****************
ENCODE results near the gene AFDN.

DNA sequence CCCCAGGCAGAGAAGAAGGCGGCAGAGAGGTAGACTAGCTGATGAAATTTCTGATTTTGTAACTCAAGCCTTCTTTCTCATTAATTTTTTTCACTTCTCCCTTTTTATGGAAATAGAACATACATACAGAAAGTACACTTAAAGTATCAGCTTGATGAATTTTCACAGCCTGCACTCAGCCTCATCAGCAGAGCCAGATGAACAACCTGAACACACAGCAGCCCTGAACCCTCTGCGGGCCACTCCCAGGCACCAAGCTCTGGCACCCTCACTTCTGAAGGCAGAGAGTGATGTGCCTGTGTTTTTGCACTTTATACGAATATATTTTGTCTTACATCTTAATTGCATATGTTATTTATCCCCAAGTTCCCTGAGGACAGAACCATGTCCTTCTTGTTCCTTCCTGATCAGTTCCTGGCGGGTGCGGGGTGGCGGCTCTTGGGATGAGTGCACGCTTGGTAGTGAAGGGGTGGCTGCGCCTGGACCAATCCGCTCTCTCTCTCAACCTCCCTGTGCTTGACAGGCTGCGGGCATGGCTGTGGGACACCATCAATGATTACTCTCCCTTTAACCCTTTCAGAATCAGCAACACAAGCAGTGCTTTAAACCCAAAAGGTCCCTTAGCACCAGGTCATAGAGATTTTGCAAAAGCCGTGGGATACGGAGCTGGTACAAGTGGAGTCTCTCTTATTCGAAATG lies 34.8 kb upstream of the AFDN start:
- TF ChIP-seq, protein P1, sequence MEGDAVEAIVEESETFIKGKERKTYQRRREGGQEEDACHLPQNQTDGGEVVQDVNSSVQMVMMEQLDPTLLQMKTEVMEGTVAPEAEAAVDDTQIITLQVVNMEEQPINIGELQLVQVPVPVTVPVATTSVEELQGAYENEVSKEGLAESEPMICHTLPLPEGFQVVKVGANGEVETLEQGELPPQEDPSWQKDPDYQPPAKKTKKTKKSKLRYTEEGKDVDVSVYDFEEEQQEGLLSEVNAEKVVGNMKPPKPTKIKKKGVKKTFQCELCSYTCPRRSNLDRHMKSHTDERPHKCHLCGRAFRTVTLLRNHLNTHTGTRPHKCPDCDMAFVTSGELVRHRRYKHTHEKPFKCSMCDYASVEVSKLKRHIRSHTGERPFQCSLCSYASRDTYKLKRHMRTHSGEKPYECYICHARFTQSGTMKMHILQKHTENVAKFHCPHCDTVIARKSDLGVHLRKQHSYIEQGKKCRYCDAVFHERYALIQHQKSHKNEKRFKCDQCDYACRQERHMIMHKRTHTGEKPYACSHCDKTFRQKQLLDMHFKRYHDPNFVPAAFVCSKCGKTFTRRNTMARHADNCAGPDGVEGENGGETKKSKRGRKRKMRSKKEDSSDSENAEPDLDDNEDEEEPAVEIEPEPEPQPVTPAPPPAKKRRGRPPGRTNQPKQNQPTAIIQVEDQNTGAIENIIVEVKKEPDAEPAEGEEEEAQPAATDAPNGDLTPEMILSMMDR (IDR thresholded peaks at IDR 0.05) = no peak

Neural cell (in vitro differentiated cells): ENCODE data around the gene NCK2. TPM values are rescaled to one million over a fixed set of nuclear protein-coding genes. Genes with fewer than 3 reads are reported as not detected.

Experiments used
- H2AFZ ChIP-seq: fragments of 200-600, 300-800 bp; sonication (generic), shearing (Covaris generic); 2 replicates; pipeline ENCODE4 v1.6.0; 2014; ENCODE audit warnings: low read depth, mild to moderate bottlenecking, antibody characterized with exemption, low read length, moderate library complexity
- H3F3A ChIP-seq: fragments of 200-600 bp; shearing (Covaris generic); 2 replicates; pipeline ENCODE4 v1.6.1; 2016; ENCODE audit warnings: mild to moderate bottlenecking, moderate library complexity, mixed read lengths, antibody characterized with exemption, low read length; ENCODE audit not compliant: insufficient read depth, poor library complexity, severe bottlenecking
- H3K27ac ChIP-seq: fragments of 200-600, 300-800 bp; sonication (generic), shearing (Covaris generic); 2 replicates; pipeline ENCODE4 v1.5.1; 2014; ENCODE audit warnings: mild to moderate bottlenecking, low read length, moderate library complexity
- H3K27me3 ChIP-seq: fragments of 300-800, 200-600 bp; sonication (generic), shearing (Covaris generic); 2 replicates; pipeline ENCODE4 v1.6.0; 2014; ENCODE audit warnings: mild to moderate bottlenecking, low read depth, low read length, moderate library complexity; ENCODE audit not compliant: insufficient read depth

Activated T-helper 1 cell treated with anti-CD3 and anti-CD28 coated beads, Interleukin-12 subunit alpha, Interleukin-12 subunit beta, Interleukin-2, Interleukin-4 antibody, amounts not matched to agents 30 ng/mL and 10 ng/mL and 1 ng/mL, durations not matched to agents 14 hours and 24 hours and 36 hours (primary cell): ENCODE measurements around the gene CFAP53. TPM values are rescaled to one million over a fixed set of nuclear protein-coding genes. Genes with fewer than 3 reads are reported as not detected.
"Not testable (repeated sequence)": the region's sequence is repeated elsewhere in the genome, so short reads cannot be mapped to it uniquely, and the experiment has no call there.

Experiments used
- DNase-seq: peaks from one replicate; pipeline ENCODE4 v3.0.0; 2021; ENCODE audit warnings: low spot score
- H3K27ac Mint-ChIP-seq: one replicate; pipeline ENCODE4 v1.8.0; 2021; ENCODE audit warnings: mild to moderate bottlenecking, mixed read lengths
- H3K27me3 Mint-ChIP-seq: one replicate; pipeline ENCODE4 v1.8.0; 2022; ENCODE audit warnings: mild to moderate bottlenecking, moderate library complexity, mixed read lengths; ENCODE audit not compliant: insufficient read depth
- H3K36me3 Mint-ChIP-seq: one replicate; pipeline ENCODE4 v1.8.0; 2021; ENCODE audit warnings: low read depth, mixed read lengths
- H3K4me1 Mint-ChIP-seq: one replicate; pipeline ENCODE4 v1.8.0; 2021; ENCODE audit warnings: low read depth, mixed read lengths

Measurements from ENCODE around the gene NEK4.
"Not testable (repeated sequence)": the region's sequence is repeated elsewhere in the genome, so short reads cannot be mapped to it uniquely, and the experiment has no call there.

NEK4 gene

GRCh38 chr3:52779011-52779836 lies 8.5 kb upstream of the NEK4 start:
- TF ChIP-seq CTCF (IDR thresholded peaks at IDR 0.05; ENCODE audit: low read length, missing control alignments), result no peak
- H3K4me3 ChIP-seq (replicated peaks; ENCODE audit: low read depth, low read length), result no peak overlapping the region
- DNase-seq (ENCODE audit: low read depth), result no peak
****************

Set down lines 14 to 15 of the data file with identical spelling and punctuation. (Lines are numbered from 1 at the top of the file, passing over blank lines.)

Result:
- H3K27ac Mint-ChIP-seq: one replicate; pipeline ENCODE4 v1.8.0; 2021; ENCODE audit warnings: mild to moderate bottlenecking, mixed read lengths
- H3K27me3 Mint-ChIP-seq: one replicate; pipeline ENCODE4 v1.8.0; 2022; ENCODE audit warnings: mild to moderate bottlenecking, moderate library complexity, mixed read lengths; ENCODE audit not compliant: insufficient read depth